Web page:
I publish a signed package repository, and here's how it works.
The system administrator configures repositories by adding a configuration file such as
/usr/local/etc/pkg/repos/JdeBP.conf. As part of doing so, xe tells the package manager the public key that is to be used to check the signatures on the repository. Xe obtains this key from me in some suitably trusted fashion, and saves it in a file somewhere like
/usr/local/etc/pkg/keys/JdeBP.pub. Xe then names that as the public key file in
I sign the package repository with the private key that only I have using the command
pkg repo . /elsewhere/package_signing_key. This creates signed information about the repository and the packages in three files,
packagesite.txz. Each of those archives has two files, one being a
signature file for the other. The digests and packagesite archives contain hashes of each of the package archive files. The meta archive just contains the names of the other two and some versioning of the pkg-ng tool information.
So this is very much like Secure APT. There are some differences:
- Instead of
Release giving the checksums for
Packages then giving the hashes for the actual package archives, pkg-ng has just one level.
packagesite.yaml gives the hashes of the actual package archives directly.
- Instead of things being split into separately downloadable
Release.gpg files, and then further
Sources files, the
packagesite.yaml file (covering the entire repository) and its
signature are downloaded as a unit in one
fetch operation (and one HTTP/FTP transaction) as the
But the idea is much the same. A system administrator trusts that the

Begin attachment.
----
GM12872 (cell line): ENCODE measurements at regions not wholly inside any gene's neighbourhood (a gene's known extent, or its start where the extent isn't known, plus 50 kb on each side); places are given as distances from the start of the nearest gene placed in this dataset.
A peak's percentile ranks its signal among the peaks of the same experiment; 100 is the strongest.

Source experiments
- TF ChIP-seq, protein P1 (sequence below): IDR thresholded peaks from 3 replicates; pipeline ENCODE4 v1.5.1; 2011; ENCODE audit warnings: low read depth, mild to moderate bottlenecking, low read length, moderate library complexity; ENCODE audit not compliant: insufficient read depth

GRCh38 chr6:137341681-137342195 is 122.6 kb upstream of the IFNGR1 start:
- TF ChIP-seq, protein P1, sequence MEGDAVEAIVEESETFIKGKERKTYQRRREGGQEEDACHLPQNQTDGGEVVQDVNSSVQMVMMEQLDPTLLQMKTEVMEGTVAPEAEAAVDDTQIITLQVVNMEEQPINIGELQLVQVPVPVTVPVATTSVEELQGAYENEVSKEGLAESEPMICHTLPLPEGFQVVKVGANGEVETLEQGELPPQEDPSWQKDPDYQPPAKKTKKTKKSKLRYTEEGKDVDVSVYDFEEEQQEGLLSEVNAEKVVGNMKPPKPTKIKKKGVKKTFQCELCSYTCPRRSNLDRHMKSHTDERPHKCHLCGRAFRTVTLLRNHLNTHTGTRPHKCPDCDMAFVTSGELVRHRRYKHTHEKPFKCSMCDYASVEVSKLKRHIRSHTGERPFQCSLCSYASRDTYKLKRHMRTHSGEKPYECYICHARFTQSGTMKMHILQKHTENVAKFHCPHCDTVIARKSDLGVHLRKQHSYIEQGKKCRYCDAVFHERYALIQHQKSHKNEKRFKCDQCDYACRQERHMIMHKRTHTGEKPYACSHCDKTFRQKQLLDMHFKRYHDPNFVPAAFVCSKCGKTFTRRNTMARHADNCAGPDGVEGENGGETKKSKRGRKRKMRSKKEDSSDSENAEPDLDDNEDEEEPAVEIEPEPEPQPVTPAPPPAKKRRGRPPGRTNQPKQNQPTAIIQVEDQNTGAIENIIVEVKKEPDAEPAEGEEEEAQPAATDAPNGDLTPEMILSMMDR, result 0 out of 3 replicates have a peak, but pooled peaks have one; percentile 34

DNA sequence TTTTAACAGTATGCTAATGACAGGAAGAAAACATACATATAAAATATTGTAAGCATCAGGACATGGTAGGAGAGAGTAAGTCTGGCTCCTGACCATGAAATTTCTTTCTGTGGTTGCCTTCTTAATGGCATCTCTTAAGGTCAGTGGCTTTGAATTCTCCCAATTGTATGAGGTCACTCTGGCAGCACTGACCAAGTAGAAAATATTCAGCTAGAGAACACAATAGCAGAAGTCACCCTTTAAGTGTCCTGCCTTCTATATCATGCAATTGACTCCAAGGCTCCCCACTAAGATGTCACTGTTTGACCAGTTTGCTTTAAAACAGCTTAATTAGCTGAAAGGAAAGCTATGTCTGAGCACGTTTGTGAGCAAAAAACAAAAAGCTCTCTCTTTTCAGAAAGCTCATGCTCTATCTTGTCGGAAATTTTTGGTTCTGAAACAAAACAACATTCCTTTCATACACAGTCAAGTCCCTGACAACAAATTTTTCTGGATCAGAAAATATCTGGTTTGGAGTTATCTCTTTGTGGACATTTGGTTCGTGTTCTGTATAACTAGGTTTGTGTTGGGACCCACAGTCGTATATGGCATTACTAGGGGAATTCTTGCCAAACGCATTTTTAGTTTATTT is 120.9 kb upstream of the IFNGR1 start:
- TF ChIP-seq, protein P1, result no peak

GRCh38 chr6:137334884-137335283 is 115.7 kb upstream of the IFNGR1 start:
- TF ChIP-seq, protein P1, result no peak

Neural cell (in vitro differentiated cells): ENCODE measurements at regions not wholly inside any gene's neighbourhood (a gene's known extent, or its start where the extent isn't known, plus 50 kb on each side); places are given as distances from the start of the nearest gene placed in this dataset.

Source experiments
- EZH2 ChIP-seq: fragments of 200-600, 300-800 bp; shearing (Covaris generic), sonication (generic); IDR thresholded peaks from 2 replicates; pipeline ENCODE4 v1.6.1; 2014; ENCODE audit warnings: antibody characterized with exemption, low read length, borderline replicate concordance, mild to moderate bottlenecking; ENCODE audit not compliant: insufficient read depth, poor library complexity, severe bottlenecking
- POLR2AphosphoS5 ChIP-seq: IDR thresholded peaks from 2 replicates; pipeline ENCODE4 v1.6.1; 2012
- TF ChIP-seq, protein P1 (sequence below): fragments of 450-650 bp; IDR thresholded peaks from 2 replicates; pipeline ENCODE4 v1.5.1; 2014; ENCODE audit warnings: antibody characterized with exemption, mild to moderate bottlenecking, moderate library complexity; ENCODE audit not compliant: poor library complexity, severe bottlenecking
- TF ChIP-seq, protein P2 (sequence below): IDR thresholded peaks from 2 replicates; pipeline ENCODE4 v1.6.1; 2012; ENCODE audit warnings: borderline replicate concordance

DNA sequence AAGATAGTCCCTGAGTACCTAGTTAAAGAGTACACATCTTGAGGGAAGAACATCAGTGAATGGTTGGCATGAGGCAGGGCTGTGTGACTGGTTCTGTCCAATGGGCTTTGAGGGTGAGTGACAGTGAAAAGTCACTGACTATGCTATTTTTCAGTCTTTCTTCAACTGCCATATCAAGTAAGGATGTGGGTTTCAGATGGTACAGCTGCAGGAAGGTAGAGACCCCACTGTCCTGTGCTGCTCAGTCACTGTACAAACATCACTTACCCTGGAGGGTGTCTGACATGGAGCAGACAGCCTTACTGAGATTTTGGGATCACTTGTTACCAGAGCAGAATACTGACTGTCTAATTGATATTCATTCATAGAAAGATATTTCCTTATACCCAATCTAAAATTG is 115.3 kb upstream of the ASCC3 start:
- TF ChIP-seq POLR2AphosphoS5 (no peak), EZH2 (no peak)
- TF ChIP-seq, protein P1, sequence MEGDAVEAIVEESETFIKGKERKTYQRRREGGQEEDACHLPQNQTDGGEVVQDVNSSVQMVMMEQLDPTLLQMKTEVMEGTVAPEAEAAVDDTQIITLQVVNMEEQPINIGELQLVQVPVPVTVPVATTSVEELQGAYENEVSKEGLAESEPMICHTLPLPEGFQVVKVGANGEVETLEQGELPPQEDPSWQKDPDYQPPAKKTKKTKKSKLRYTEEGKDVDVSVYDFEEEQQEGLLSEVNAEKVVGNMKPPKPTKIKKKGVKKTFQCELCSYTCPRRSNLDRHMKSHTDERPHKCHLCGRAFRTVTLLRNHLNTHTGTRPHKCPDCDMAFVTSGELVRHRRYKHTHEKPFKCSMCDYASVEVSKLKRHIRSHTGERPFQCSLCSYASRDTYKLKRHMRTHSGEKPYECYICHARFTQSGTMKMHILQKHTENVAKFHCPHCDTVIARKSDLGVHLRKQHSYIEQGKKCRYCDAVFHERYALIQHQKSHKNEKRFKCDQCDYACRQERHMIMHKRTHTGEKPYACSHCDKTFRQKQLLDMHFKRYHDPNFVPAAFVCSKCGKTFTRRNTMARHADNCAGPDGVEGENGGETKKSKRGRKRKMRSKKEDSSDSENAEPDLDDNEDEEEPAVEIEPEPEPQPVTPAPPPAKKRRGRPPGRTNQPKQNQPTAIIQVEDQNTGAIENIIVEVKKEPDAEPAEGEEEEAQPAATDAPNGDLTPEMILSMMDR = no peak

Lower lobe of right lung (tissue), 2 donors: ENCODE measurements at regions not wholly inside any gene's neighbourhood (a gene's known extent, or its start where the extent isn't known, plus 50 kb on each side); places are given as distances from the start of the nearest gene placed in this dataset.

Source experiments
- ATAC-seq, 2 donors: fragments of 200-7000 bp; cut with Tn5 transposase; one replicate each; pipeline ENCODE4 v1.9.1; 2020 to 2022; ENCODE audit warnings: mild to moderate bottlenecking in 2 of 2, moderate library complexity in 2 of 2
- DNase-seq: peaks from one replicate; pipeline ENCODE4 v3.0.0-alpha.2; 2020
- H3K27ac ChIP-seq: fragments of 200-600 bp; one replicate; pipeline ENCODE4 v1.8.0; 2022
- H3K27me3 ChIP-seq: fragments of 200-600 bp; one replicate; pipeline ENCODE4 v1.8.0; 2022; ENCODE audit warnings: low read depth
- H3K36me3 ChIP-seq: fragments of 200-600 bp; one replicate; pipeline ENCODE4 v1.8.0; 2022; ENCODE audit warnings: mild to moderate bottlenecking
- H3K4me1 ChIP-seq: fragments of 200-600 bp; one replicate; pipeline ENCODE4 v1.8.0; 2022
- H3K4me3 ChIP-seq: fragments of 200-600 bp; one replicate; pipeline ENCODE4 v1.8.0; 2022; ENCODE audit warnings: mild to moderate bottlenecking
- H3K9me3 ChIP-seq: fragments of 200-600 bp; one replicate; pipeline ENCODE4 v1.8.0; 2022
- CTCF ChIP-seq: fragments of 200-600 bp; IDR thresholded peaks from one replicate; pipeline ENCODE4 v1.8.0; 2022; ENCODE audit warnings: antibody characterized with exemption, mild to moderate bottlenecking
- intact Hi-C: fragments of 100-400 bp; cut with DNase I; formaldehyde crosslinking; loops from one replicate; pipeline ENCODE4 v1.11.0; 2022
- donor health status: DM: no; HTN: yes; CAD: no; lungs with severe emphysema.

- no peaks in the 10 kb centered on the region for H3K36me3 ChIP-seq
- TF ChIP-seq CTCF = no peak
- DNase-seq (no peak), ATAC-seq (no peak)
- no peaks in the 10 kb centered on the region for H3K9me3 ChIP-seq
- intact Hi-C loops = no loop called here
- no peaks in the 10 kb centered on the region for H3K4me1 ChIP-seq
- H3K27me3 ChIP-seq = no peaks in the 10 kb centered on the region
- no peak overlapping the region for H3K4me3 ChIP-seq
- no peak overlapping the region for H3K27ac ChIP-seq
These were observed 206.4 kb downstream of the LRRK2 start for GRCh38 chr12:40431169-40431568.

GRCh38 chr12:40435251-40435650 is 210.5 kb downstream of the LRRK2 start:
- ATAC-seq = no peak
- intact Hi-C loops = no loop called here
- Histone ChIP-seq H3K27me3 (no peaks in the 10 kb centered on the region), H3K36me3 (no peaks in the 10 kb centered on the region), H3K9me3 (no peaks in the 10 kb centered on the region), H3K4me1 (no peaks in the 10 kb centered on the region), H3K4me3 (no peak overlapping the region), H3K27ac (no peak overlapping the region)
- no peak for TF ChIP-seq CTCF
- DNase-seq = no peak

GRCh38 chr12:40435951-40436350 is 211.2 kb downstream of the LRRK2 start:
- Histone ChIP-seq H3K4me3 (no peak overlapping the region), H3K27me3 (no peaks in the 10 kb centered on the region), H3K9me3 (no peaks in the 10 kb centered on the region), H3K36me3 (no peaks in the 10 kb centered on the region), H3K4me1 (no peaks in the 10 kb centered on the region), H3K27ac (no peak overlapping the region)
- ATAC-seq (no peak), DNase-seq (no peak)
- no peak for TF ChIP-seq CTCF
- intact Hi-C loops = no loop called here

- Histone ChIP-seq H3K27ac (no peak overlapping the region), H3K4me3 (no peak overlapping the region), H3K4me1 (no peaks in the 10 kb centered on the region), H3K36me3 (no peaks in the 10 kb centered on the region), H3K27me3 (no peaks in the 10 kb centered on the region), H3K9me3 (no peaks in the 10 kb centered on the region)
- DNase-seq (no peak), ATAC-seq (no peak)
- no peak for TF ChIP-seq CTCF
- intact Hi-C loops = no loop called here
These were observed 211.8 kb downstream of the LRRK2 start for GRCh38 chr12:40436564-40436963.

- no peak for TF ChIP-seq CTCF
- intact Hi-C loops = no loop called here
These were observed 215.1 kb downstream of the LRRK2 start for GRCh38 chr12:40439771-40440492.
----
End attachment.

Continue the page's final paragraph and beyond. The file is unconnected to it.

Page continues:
packagesite.yaml file came from me because its accompanying
signature can be checked against the locally stored, trusted, copy of my public key. A system administrator trusts that the
redo-1.3.txz file came from me because its hash matches the hashes from the (now) trusted
Ports are a very different kettle of fish. Debian's Secure APT treats source packages as just more packages. FreeBSD/TrueOS ports are not source packages in the Debian sense, but are rather automated ways of obtaining and building source packages that are published by someone else. A port is in essence a makefile with some instructions on where to
fetch source from. It has a list of the hash(es) of whatever is to be fetched.
The port itself comes from the FreeBSD or TrueOS repository, using either Subversion (if FreeBSD) or git (if TrueOS or FreeNAS). The standard ideas for trusting Subversion or git thus apply. On TrueOS, for example, the "remote" URL used when fetching the ports (themselves) with git is an HTTPS url for a GitHub repository that iXsystems vouches (in the TrueOS Handbook) is one that it owns.
So a system administrator trusts a port because xe has obtained it using a Subversion or git fetch that xe trusts. Xe trusts the source archive fetched by the port because it matches the hash listed in the (now) trusted port.
Packages.gz are pretty much in effect just ways to compress the HTTP transport. I've glossed over some other things that aren't to do with security, such as differences in how one is expected to handle multiple operating system releases.
Debian has moved towards how FreeBSD works over the years, and doesn't work like that wiki page says any more. Nowadays one has the hashes and the signature all in one, more like a FreeBSD repository, in an
InRelease file. This prevents a "tearing" problem that occurs when one downloads
Release and then
Release.gpg and the repository owner has updated the repository in between the two downloads, causing a signature mis-match.
(Debian only did things this way originally because it grew these things in stages over the years, each built upon the preceding mechanisms without changing them: first the
Package system, then the
Release mechanism on top of that, then the
Release.gpg mechanism on top of that.)
Also: FreeBSD has another, different, way of doing this which involves "fingerprints" and a signed
digests file (in the
I've also glossed over the security considerations for the signing key, as that isn't really relevant to an answer that is discussing how this is like/unlike Secure APT. The requirements of private key security are general to the whole notion of signing things with public/private keys, and are independent of repository structures.